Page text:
Running Linked with Lower Alzheimer's Death Risk
(HealthDay News) — Running >15 miles a week may reduce the risk of dying from Alzheimer's disease, new research suggests. The study was published online November 14 in the Journal of Alzheimer's Disease.
The study included 153,536 runners and walkers who have been participating in the National Runners' and Walkers' Health Studies. Men and women were recruited for the studies beginning in the early 1990s. The participants were followed for an average of 12 years and the number who died of Alzheimer's disease was tracked. Over the follow-up, there were 175 deaths from Alzheimer's disease.
The author of the study, Paul Williams, PhD, a staff scientist at the Lawrence Berkeley Laboratory in Berkeley, CA, found that those who ran >15.3 miles weekly had a 40% risk reduction in death from Alzheimer's. Running between 7.7–15.3 miles was linked with a 25% risk reduction, but the finding wasn't statistically significant. Walking to expend energy equivalent to a 15.3-mile run was also linked with risk reduction. However, walkers have to walk about 50% further, walk briskly (equivalent to running a 12-minute mile), and put in more exercise time, Williams told HealthDay.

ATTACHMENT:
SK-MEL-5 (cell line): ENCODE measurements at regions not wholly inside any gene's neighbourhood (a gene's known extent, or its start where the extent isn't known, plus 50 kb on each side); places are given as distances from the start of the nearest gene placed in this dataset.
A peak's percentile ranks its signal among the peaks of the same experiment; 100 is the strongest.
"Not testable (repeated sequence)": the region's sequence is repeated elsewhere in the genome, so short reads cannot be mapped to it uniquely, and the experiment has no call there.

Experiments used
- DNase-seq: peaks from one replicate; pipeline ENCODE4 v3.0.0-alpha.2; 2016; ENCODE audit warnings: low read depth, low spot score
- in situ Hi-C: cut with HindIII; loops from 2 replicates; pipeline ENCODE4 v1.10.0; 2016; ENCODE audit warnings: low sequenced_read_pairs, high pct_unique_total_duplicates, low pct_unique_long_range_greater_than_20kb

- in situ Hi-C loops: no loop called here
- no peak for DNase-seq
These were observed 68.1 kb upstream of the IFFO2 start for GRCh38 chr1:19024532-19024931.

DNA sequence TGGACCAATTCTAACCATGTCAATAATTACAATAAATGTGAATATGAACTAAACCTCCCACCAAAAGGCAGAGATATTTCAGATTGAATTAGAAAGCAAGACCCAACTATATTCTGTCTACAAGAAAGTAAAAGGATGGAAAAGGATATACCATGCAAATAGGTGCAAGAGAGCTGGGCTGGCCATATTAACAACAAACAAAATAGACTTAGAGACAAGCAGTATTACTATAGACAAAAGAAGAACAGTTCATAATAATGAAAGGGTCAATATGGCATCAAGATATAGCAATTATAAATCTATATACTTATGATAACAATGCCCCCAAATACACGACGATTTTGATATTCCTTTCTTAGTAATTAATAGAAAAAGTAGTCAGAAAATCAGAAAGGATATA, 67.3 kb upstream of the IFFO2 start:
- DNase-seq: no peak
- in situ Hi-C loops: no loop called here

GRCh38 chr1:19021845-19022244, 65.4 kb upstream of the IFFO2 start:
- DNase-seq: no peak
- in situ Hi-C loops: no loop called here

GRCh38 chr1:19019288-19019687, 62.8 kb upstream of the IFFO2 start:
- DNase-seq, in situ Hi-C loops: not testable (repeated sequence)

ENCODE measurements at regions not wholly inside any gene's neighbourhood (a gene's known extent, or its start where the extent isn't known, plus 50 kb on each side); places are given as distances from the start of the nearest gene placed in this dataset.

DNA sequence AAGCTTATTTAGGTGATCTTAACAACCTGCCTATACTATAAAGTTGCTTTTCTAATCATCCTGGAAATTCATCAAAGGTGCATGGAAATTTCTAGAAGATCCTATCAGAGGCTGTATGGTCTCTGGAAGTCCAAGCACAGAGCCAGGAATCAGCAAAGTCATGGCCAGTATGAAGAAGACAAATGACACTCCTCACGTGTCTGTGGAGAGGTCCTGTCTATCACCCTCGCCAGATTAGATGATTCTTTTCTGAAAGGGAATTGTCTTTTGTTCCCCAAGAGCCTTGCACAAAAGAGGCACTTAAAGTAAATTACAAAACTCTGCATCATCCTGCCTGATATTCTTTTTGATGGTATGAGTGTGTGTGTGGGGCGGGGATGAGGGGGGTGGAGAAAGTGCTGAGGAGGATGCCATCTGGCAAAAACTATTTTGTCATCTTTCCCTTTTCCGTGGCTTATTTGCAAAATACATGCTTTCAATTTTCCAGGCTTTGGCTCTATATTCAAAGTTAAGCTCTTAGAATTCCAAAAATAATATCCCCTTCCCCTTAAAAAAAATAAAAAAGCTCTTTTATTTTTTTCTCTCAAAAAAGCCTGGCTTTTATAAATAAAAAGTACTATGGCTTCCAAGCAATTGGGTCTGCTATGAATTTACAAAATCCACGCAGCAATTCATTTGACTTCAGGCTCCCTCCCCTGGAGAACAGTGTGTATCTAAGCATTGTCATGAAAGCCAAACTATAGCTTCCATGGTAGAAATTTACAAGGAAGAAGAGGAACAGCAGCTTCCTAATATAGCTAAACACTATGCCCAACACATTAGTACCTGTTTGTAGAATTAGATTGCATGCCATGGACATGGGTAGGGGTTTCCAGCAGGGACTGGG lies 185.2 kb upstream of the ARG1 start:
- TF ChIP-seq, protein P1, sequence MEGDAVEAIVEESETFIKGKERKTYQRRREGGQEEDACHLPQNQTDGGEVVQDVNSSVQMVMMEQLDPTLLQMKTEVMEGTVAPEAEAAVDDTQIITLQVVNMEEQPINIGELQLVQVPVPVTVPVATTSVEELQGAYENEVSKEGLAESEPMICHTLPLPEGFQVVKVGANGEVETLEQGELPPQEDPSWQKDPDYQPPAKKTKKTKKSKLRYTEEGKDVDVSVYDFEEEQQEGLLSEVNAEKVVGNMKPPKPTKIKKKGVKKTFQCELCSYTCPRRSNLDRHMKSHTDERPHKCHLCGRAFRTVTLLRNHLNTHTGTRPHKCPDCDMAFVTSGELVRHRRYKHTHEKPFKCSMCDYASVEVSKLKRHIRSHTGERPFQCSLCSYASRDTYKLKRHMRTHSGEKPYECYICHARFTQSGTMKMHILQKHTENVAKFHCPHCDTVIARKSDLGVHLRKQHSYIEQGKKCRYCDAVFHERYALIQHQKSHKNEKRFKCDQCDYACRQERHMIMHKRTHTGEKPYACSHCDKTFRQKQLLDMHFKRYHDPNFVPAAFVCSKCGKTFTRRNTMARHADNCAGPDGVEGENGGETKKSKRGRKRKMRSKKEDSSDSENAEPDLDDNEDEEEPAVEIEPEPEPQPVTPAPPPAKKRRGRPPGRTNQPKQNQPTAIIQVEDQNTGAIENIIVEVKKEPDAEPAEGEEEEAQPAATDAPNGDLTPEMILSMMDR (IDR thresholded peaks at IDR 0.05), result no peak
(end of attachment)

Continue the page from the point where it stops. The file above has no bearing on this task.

When looking at diet, Williams found that those who ate ≥3 pieces of fruit a day had a 60% lower risk of death from Alzheimer's, compared to those who ate <1 piece of fruit daily. Those who took statins, which have been linked with lower Alzheimer's disease risk in other studies, had a lower risk of death from Alzheimer's by 40%.